Hungary calls European Union court's refugee ruling 'appalling'

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Slovakia and Hungary have tried to dodge the EU's system for solidarity, but each country has a role to play in protecting people fleeing violence and persecution.

Poland initially supported the mandatory quotas but now, with its new right-wing government, is against it.

Brussels launched the relocation scheme as an exception to the so-called Dublin rules under which migrants must apply for asylum in the member state where they first land.

It also held that the European Council, the body gathering the member states, "was not required to act unanimously when it adopted the contested decision". The government of Hungarian Prime Minister Viktor Orban has taken the stance that Hungary has the right to refuse entry to the primarily Muslim asylum seekers and refugees, claiming they threaten the country's cultural identity.

They also say that opening their borders to refugees from migrants from war-torn countries such as Syria could leave them open to the threat of terrorism.

The verdict by the court in Luxembourg was welcomed by the European Commission, the executive of the 28-nation bloc.

It is part of a scheme to relocate a total of 160,000 asylum seekers by September this year.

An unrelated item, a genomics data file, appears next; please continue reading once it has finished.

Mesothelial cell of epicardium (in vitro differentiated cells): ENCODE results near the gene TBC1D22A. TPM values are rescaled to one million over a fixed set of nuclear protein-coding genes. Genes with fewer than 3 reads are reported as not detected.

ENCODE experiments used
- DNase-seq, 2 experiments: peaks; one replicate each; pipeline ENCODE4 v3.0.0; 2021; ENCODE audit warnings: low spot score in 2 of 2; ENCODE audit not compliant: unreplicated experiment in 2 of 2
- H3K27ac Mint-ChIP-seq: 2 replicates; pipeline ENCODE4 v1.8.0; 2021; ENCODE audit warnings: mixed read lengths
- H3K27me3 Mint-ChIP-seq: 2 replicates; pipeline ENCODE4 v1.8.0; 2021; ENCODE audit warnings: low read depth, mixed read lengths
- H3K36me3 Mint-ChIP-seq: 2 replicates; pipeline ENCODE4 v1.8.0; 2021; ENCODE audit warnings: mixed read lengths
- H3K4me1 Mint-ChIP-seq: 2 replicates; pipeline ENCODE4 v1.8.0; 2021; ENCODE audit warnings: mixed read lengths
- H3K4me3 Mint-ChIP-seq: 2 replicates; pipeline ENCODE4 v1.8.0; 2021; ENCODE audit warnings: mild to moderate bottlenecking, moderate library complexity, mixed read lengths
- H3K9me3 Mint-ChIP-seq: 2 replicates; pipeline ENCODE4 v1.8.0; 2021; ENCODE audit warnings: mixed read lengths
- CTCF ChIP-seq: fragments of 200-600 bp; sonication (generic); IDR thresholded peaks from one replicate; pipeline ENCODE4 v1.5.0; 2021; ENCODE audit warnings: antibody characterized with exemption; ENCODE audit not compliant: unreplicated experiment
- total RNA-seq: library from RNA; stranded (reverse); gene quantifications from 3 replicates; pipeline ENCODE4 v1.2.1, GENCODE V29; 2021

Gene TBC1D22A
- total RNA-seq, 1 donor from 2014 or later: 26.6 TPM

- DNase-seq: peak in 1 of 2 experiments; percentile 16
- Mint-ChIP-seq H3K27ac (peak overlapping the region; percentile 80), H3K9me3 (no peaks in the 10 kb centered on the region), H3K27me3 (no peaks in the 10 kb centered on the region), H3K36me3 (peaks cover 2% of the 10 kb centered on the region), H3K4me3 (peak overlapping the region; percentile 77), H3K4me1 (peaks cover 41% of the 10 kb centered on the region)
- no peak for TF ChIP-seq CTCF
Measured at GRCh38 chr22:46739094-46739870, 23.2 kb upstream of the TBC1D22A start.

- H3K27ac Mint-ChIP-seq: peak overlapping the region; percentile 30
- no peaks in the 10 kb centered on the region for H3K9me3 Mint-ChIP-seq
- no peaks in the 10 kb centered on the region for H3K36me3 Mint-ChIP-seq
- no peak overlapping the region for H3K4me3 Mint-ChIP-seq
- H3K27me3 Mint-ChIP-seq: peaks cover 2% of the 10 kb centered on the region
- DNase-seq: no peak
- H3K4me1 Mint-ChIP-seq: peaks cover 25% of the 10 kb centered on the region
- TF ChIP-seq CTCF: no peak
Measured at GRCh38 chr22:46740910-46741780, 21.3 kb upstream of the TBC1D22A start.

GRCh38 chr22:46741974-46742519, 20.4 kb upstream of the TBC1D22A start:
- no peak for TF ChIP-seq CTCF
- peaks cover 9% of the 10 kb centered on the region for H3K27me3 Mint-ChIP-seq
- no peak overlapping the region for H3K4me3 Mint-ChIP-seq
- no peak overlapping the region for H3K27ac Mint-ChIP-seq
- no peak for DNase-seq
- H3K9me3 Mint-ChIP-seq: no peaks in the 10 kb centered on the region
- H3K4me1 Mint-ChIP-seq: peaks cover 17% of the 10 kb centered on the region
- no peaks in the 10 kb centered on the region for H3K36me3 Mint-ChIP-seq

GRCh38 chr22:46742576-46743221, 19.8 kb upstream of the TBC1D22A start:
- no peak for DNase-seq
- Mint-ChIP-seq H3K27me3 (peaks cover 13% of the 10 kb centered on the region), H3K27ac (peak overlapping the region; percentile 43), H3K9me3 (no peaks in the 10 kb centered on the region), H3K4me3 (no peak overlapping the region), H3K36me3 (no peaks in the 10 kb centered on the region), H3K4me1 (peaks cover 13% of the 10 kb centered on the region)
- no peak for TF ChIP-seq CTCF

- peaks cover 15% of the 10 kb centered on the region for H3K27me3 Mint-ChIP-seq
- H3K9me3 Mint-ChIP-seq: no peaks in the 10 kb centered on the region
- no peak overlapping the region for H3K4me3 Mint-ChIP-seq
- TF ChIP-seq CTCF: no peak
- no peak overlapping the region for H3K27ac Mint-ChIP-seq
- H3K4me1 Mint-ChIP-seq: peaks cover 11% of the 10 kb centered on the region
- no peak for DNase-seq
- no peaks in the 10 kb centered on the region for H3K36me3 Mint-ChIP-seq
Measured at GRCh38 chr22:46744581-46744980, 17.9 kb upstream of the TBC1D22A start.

Commenting on the ruling, Germany Foreign Minister Sigmar Gabriel said it was a positive step that fully adhered to European values and law. We expect all European Union countries to respect and implement the ruling.

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In their case before the ECJ, Hungary and Slovakia argued that there had been procedural flaws and that the decision was neither a suitable response to the migrant crisis nor necessary to deal with it.

"Our position on quotas does not change", Prime Minister Robert Fico said.

"We will continue to work on having solidarity expressed in different ways other than forcing migrants [on Slovakia] from other countries that don't want to be here anyway".

Hungarian Foreign Minister Peter Szijjarto said the ruling was "outrageous and irresponsible", the Associated Press reports, and vowed Hungary would fight any attempts to resettle migrants there without government approval. "This decision jeopardizes the security and future of all of Europe".

"Today's ruling shows that no country can hide from their responsibilities to refugees", Iverna McGowan, Director of Amnesty's European Institutions Office, said in a statement.

'This decision practically and openly legitimates the power of the European Union above the member states'.

Under the plan, Hungary must admit more than 2,300 asylum seekers, while Slovakia must in the long term take in 1,400.

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